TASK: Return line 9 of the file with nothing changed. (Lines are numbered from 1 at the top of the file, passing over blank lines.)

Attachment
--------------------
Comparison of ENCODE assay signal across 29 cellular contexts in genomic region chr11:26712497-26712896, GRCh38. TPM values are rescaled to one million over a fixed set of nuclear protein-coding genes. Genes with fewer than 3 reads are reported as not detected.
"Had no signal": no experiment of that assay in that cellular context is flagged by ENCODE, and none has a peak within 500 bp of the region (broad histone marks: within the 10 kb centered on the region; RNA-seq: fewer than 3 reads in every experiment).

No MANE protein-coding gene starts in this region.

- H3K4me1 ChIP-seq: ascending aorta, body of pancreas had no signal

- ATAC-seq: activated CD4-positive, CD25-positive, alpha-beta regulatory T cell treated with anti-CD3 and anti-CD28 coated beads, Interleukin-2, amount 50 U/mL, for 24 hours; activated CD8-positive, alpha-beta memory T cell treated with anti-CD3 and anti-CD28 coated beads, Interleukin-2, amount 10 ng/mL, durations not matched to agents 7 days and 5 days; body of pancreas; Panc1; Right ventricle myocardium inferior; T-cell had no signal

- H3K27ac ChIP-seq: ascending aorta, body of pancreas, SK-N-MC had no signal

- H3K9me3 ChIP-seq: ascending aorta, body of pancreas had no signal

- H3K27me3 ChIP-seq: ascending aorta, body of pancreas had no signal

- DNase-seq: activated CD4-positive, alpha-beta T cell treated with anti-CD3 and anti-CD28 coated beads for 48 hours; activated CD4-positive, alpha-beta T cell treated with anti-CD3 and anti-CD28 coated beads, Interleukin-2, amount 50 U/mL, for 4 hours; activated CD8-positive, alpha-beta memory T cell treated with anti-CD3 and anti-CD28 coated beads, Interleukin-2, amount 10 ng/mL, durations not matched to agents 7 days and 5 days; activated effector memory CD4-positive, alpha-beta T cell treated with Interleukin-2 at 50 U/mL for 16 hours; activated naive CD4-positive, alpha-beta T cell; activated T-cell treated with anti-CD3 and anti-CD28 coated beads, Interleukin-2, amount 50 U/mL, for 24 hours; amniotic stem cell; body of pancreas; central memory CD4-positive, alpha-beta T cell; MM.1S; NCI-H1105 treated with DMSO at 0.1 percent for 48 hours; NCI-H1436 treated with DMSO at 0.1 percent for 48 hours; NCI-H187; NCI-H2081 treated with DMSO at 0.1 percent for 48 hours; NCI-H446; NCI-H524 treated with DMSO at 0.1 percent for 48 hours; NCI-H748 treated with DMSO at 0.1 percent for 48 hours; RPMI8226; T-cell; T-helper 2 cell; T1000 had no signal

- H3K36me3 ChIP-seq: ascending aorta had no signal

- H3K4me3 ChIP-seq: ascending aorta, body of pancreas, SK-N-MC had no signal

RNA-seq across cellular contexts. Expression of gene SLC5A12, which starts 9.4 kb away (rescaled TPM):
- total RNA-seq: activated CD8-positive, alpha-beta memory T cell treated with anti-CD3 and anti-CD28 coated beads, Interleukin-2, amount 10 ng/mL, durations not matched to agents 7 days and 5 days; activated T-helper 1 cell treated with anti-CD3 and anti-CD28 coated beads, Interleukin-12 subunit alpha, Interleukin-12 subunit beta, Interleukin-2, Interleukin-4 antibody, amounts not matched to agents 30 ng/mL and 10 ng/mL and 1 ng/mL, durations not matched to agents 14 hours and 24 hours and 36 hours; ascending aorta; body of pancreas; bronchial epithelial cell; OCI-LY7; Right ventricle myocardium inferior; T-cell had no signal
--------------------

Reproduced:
- DNase-seq: activated CD4-positive, alpha-beta T cell treated with anti-CD3 and anti-CD28 coated beads for 48 hours; activated CD4-positive, alpha-beta T cell treated with anti-CD3 and anti-CD28 coated beads, Interleukin-2, amount 50 U/mL, for 4 hours; activated CD8-positive, alpha-beta memory T cell treated with anti-CD3 and anti-CD28 coated beads, Interleukin-2, amount 10 ng/mL, durations not matched to agents 7 days and 5 days; activated effector memory CD4-positive, alpha-beta T cell treated with Interleukin-2 at 50 U/mL for 16 hours; activated naive CD4-positive, alpha-beta T cell; activated T-cell treated with anti-CD3 and anti-CD28 coated beads, Interleukin-2, amount 50 U/mL, for 24 hours; amniotic stem cell; body of pancreas; central memory CD4-positive, alpha-beta T cell; MM.1S; NCI-H1105 treated with DMSO at 0.1 percent for 48 hours; NCI-H1436 treated with DMSO at 0.1 percent for 48 hours; NCI-H187; NCI-H2081 treated with DMSO at 0.1 percent for 48 hours; NCI-H446; NCI-H524 treated with DMSO at 0.1 percent for 48 hours; NCI-H748 treated with DMSO at 0.1 percent for 48 hours; RPMI8226; T-cell; T-helper 2 cell; T1000 had no signal